Josh Wills, who is severely autistic, was 12 when he was admitted to hospital in his native Cornwall because he was hitting himself so hard he lost a third of his tongue.

There was no treatment and assessment centre available in Cornwall, so he was taken to one in Birmingham. He was there for three years and released at the end of 2015, aged 15.

“We decided we needed some help,” his dad, Phill Wills, told BuzzFeed News. “He was 11 when he really started injuring himself.

“It was during the Olympics, I was with friends watching Usain Bolt doing the 100-metre sprint and my phone went and it was Josh’s mum saying he was in hospital. That was the last time that he stayed in any of our houses.

“He was three months in the hospital in Cornwall. His behaviour was classed as life-threatening and he was only 12. He had some surgery, he lost one-third of his tongue, he lost most of his lip, he had a hole in his cheek, all through what he was doing to himself. Sometimes I wouldn’t have been able to pick him out of a lineup.”

Wills was told Josh would only be there for 12 weeks. But that became six months, then a year. Wills and Josh’s mum drove more than 200,000 miles over the course of his detention.

Like Matthew Garnett’s parents, Wills agreed to his son’s sectioning at first as the only available option, but then became frustrated with the lack of movement and action in finding him a placement in his home county.

And like the Garnetts, Wills started campaigning with a petition on Change.org, which ended up getting 250,000 signatures. That got the story air time on BBC News at Six and BBC News at Ten, as well as This Morning. The then care minister, Norman Lamb, intervened and eventually Josh was offered a residential place with two full-time carers in Cornwall, 12 miles from his family home.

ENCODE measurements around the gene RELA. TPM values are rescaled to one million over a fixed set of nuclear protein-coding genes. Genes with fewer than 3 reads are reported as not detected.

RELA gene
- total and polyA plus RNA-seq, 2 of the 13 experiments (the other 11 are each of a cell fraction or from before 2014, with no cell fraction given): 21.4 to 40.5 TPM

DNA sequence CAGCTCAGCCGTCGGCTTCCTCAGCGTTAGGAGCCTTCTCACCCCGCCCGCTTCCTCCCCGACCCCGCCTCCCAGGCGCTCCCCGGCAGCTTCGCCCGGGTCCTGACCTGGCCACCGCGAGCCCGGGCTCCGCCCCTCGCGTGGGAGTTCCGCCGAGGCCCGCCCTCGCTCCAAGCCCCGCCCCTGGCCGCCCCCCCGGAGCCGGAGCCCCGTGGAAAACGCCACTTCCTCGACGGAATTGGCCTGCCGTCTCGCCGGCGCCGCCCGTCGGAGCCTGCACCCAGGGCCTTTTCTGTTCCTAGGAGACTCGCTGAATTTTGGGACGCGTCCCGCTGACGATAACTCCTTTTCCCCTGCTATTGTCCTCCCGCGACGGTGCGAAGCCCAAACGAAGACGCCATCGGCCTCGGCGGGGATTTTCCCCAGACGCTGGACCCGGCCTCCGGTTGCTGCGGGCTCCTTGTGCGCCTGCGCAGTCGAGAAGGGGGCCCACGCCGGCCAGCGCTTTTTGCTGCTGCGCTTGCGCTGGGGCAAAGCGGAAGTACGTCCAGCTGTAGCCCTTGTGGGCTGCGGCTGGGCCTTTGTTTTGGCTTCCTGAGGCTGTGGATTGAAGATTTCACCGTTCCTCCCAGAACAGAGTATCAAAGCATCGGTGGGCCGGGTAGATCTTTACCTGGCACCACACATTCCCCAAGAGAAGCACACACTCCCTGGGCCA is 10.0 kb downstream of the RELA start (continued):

“It was the petition that turned it all around for us,” said Wills. “It went live on 26 March 2014, which was 18 months into his Birmingham stay. We just didn’t feel that we and Josh were being listened to. If you don’t listen to the parents of Josh and Matthew, you’re not listening to the children.

“We never expected to go as public as we did. I didn’t expect to be getting hugs from Holly Willoughby.

“No one should have to shout as loud as we did, just to be heard. I don’t blame anyone locally really. Norman Lamb did everything he could and it still took a long time for the wheels to start turning.

“I hope to god that Matthew’s case moves faster than ours did.”
Phill Wills

But what can be done to make sure this kind of thing doesn’t happen again?

Charlotte Haworth Hird, an associate at law firm Bindmans who has advised on a range of mental health cases, including ones related to detention, said detention under the Mental Health Act “trumps” all other rights that a person might have. Essentially, as long as physicians agree that someone is at risk to themselves or others, they can be detained on an ongoing basis.

The key to stopping children like Matthew being detained for such lengthy periods, she told BuzzFeed News, is intervention in the community to stop young people falling into crisis.

“Children in cases like this end up being detained in the same way anyone gets detained – there can often a crisis point,” she said. “But one of the concerns, and this is often the experience of families, is that crisis point only arrives because of a lack of support being provided in the community.

“So it’s necessary to look further back to see if detention can be prevented by better community support from the local NHS trust or social services. My experience from working with families is that if you look at the bigger picture there are points at which there could have been proper intervention, so it never needed to get to the point where someone goes to hospital.”

Last month a report from Sir Stephen Bubb, chief executive of charity leaders’ body ACEVO, into the Winterbourne View scandal in 2011 – when undercover journalists documented systemic abuse at a home for people with learning disabilities – recommended that a commissioner be appointed to promote the rights of people with learning disabilities and their families.

Bubb said the 3,500 people with learning disabilities in inpatient care was an underestimate and called for more to be done. NHS England noted in response to that report that “no one should try and defend the indefensible when it comes to outmoded patterns of institutionalisation”.